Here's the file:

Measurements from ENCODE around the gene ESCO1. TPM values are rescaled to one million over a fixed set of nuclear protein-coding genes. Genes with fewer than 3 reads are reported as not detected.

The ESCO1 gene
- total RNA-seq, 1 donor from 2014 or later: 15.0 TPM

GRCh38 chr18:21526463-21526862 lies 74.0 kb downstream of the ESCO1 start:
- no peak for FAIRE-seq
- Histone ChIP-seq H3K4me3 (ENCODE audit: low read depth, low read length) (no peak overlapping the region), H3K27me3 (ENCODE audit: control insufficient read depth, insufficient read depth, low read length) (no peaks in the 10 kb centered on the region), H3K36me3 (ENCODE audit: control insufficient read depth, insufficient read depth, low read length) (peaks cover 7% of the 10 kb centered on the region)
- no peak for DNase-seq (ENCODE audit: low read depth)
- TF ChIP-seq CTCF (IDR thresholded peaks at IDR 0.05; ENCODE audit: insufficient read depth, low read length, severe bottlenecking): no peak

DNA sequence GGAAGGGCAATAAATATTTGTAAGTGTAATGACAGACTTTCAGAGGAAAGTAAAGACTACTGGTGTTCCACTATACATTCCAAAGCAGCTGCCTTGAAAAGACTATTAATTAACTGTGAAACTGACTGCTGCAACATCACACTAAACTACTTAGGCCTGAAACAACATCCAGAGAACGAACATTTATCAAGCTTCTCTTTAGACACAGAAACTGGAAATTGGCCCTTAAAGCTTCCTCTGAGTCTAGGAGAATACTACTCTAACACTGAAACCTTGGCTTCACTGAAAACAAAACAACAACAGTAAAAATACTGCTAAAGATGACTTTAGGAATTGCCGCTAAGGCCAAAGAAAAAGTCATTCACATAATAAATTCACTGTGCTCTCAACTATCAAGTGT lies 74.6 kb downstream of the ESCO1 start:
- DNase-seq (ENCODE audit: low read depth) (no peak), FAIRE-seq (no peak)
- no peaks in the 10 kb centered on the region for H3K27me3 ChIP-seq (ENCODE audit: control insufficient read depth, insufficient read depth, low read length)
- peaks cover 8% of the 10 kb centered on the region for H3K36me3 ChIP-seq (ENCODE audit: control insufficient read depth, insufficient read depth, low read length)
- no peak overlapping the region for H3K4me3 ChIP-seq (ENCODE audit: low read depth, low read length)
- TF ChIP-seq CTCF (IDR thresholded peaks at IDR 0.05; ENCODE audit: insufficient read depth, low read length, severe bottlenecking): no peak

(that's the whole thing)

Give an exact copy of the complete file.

Measurements from ENCODE around the gene ESCO1. TPM values are rescaled to one million over a fixed set of nuclear protein-coding genes. Genes with fewer than 3 reads are reported as not detected.

The ESCO1 gene
- total RNA-seq, 1 donor from 2014 or later: 15.0 TPM

GRCh38 chr18:21526463-21526862 lies 74.0 kb downstream of the ESCO1 start:
- no peak for FAIRE-seq
- Histone ChIP-seq H3K4me3 (ENCODE audit: low read depth, low read length) (no peak overlapping the region), H3K27me3 (ENCODE audit: control insufficient read depth, insufficient read depth, low read length) (no peaks in the 10 kb centered on the region), H3K36me3 (ENCODE audit: control insufficient read depth, insufficient read depth, low read length) (peaks cover 7% of the 10 kb centered on the region)
- no peak for DNase-seq (ENCODE audit: low read depth)
- TF ChIP-seq CTCF (IDR thresholded peaks at IDR 0.05; ENCODE audit: insufficient read depth, low read length, severe bottlenecking): no peak

DNA sequence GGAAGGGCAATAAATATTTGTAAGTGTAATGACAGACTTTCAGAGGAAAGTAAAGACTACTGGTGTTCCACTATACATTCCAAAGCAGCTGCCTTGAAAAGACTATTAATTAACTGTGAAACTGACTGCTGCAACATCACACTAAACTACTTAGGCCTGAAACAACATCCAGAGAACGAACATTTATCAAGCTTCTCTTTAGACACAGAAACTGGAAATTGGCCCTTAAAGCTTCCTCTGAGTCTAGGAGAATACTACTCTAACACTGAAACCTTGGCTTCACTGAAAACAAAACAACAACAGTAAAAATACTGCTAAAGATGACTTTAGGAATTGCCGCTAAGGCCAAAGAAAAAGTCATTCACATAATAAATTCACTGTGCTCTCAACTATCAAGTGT lies 74.6 kb downstream of the ESCO1 start:
- DNase-seq (ENCODE audit: low read depth) (no peak), FAIRE-seq (no peak)
- no peaks in the 10 kb centered on the region for H3K27me3 ChIP-seq (ENCODE audit: control insufficient read depth, insufficient read depth, low read length)
- peaks cover 8% of the 10 kb centered on the region for H3K36me3 ChIP-seq (ENCODE audit: control insufficient read depth, insufficient read depth, low read length)
- no peak overlapping the region for H3K4me3 ChIP-seq (ENCODE audit: low read depth, low read length)
- TF ChIP-seq CTCF (IDR thresholded peaks at IDR 0.05; ENCODE audit: insufficient read depth, low read length, severe bottlenecking): no peak